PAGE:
If you record in noisy surroundings, the low cut at 75Hz or 150Hz works to reduce unwanted audio while the stepless gain control from 0 to 15dB strengthening the sound source. In addition, a 3.5mm jack enables you to plug earphones in to monitor the output and make adjustment accordingly.
SYNCO U3 Key Specs
- Polar Pattern: cardioid
- Frequency Range: 50Hz-12KHz
- Sensitivity: -26.5dbV@1KHz
- Max. SPL: 105dB
Single cardioid mic placement technique
It plays a large role to look at the placing technique of cardioid microphone since the direction impacts the sound recording. And the key is to find the “sweet spot”.
What is sweet spot? It is the position where you can capture the best quality of sound sources. It depends on what the sound sources are and where you are.
It is perfect to place the cardioid pattern microphone in the sweet spot. But how to find it? The tip is to cover one ear and listen with the other ear with your hand cupping behind it. And then you are supposed to move around the sound sources and find a position where the source subjectively or objectively sounds the best.
Stereo miking setups
There are three common ways to set up two cardioid microphones to record stereo sounds. You can learn about the techniques and utilize them when being stereo is needed.
- A/B: Point the pair of mics at the sound source and place them 3 to 10 feet apart. Make sure that they are 7inchs from each other.
- X/Y: Place one mic slightly over the other and ensure their angle is between 90° to 135°.
- ORTF: In this setup, two capsules are placed end to end and angled at 110°. It is equally the same way as we hear.
Cardioid microphone specs explained
To decide whether a shotgun cardioid microphone is for your need or not, it is significant to understand the specifications. Here we list some important specs so you can know what to look for when investing in a microphone.
Self Noise - It decides how quiet the recording can be.
As its name suggests, it stands for the sound that the cardioid mic produces even when there is no sound source. It comes from the running current and is common in all microphones. However, it is differed by the models.
The acceptable range of self noise relies on the volume of the target sound and the distance from the mic to the talent.
If you are recording loud sounds at a short distance, you can loose the requirement of self noise. But if you try to capture soft audio and the distance is long, you will need a really low self-noise level.
Sensitivity - High sensitivity is required for recording sounds of low volume.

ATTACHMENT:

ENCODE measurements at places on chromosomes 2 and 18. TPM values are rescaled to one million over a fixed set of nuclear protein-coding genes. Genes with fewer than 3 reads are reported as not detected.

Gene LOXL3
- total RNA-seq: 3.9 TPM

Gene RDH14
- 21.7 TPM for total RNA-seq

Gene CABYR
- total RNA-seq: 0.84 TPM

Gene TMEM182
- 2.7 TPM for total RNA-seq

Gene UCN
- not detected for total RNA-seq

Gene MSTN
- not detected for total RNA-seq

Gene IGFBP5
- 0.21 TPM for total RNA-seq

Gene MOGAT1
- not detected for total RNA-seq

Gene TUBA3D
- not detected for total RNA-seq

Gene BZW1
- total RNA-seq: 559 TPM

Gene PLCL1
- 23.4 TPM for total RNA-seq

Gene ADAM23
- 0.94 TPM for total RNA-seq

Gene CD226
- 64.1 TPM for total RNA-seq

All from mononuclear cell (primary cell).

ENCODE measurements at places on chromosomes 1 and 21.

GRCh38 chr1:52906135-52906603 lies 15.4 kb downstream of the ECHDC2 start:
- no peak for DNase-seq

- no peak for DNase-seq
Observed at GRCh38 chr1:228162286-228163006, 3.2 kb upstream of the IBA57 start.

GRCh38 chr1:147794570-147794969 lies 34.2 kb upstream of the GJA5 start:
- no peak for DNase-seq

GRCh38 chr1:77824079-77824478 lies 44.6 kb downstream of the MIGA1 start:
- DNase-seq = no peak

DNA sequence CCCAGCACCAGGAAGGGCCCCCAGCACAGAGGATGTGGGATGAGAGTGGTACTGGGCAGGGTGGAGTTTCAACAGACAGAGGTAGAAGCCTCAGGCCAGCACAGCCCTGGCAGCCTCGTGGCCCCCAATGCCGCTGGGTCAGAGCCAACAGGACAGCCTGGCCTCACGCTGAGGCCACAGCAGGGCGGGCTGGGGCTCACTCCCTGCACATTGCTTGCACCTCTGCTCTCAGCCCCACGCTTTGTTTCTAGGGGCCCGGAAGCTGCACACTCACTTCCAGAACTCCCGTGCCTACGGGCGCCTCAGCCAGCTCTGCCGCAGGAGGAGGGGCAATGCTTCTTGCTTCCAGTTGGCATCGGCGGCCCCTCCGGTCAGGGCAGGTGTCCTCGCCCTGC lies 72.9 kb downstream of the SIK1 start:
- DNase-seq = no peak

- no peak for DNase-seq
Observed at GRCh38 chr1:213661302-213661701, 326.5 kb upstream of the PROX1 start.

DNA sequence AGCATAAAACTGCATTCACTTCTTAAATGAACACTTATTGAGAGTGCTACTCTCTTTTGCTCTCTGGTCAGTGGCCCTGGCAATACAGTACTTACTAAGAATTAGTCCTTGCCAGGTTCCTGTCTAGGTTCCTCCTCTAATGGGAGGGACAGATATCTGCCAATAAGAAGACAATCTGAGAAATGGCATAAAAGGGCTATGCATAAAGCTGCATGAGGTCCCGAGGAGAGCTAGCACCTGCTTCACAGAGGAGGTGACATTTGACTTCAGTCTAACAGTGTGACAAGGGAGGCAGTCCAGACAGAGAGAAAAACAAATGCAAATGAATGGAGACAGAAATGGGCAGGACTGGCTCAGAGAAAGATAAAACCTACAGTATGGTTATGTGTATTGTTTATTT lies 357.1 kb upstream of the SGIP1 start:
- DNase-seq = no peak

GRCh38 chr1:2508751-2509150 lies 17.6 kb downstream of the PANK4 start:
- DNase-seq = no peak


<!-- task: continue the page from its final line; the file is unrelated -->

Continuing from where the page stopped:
It measures the volume of the output under the same input. Here input is the target sound and output means the signals.
If a mic is more sensitive than another, it refers that it produces louder signals when recording the same sound source.
Cardioid microphone uses are the key to decide on the best sensitivity. If you usually record isolated and loud sound, microphone with low sensitivity is your top choice. On the contrary, high sensitivity makes sense when the subject is in quiet volume.
Frequency Response - It shows the range of sounds that can be picked up.
Frequency response is the frequency range that a cardioid microphone is able to record, usually it is between 20Hz and 20KHz. Besides that, you need to know how the microphone responds to the specific frequency and think about your recording content. For example, if you are going to record bass music or instruments, a microphone that works better at lower frequencies is a good choice for you.
Maximum SPL (Sound Pressure Level) - It represents the max volume the mic can record without distortion.
SPL measures the audio intensity. Here are some examples for you to understand it. The softest sound you can hear falls at 0dB SPL, daily chatting measures 70dB SPL and sounds at above 120dB SPL will make us feel painful.
The maximum SPL in specs means the mic will start to distort when the target sound hits that level. Therefore, the higher the maximum SPL is, the louder sounds the mic can capture. Generally, a mic with 120dB SPL is good. If you tend to higher quality, 135dB SPL is better while 150dB SPL performs the best.
Buying a cardioid microphone is all about understanding the basic information and specifications and decide what features fit your need. After reading the article, you are able to get the knowledge of it.